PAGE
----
Overview: Sprouting from within a bamboo stalk a little girl, believed to be a divine being, is reared to the status of nobility. 2013; Distributed by Toho; Rated PG; 137 minutes.
Unrestricted Innocence: The Bamboo Cutter and his wife raise their little princess from a bamboo shoot. Akin to her origins, the girl grows rapidly, changing before the eyes of her parents and village friends. The Bamboo Cutter’s notions of attaining a high social status for his child are reaffirmed after the bamboo grove gifts him gold and delicate silks. Within the capital, The Bamboo Cutter is disillusioned by what his princess’s happiness truly means. The subject matter of true happiness and marriage speak volumes to adults. On the other hand, the carefree nature of the film resonates more with children. The Tale of Princess Kaguya is a film that is to be viewed twice: as a child and as an adult. It is a film that becomes ingrained in childhood memories only to be shifted and reevaluated later. Kaguya does not shy away from the natural beauty of the human form. No reprimands as a mother freely breastfeeds her child, no shame as a young boy frolics without pants, no disgust at the bare bottoms of playmates. It simply is. Kaguya attains a humble innocence only to be worn down by societal normalities of the capital and the expectations of her father. The transformative process implies a cautionary forewarning: to be conscious of one another and to listen. Based off a Japanese folktale, Kaguya heavily incorporates Japanese traditions, more so than other film from Studio Ghibli. In an unobtrusive manner, Kaguya introduces hierarchical social structures, architecture, and standards of beauty. As Kaguya is further subdued to living as a noblewoman and a future bride, her astuteness does not falter. She is steady, mysterious, and radiant as moonlight.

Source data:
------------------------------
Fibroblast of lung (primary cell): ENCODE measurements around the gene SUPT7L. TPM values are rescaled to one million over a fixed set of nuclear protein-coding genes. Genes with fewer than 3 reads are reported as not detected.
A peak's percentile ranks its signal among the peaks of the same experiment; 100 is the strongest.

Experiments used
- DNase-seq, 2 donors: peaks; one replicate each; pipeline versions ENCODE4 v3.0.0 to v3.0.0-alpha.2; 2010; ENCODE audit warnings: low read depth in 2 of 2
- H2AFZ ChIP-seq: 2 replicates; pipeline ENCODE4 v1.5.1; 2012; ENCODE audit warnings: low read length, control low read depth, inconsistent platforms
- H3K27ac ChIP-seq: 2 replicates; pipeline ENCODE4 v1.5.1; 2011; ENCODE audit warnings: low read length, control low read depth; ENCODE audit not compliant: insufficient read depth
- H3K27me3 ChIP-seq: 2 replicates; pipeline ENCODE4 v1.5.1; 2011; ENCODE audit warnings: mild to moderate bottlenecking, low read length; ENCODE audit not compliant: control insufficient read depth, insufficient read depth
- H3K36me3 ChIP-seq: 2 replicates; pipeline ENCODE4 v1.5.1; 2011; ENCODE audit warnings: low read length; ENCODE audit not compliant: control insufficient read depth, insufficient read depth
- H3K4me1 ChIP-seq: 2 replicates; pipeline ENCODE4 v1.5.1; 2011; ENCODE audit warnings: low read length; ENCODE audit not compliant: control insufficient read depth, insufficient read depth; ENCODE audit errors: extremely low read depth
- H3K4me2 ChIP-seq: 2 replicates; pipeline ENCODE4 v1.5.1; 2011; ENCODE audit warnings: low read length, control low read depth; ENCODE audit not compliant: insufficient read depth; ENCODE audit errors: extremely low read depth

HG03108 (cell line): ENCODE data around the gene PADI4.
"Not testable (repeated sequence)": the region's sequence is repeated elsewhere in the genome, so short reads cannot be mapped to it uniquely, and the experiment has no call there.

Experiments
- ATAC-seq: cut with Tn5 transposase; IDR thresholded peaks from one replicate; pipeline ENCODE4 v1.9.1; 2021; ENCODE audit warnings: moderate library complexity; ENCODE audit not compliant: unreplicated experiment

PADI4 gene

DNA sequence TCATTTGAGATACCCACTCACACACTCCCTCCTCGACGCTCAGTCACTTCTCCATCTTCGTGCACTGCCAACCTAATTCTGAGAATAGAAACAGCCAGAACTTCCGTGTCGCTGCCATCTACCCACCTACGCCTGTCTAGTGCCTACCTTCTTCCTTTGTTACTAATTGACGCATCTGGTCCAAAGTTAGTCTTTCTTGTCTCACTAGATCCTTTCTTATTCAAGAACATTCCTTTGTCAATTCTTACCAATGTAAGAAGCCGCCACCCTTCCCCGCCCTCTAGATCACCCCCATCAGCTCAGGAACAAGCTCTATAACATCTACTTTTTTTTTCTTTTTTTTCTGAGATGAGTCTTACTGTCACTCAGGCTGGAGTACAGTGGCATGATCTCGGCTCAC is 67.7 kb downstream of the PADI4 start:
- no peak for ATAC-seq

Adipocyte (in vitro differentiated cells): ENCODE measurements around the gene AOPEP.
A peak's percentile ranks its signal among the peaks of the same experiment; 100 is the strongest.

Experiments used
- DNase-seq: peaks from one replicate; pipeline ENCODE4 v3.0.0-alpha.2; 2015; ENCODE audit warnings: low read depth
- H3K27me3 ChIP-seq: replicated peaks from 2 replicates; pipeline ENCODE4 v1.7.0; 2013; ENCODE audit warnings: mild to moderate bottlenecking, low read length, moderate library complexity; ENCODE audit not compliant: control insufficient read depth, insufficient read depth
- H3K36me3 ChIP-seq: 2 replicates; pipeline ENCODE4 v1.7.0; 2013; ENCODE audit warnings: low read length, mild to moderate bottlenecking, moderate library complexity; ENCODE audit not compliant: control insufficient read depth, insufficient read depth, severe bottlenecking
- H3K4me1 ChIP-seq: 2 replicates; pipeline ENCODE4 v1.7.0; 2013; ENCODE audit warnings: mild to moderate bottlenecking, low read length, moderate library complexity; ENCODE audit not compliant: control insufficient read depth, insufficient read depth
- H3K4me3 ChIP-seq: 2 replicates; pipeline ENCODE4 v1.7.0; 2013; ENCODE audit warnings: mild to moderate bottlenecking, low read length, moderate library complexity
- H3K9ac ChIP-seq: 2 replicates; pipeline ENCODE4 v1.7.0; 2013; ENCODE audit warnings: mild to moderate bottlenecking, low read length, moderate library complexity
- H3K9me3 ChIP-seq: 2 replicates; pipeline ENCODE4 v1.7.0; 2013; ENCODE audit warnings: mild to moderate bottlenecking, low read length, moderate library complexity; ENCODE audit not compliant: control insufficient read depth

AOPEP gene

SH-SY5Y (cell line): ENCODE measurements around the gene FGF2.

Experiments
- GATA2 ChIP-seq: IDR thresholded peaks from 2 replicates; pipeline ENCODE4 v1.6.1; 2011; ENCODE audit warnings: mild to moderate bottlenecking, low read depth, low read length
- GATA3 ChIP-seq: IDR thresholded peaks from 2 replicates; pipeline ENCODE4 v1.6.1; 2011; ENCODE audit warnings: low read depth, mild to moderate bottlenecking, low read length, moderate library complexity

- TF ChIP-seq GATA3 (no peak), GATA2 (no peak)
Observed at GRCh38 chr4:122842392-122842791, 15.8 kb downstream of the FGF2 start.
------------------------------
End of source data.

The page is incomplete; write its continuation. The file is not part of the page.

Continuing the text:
Simplicity Speaks Volumes: Stylistically, Kaguya is striking in a demure sense, mimicking watercolor paintings and balancing negative and positive space. An emotional shift takes place halfway through the film, Kaguya’s despair and distress are present in her expression and in the sketched outlines. The softness previously enveloping Kaguya erupts into a tumultuous state as the scene is reversed into the harshness of black and white. The lines are no longer drawn with a light hand, but heavy and rough strokes dark as ink. Kaguya reaffirms traditions in animation; it slows the mind and comforts the eye, almost as if seeing the original drawings emerge through flipped pages. The frames per second have been reduced. The quality excels. This design element allows each image to embed itself for a longer period of time, allowing the viewer to absorb details fully.
Final Thoughts: Studio Ghibli continues to balance elaborate works with folklore intertwined deep in Japanese culture, The Tale of Princess Kaguya is a quiet enchantment.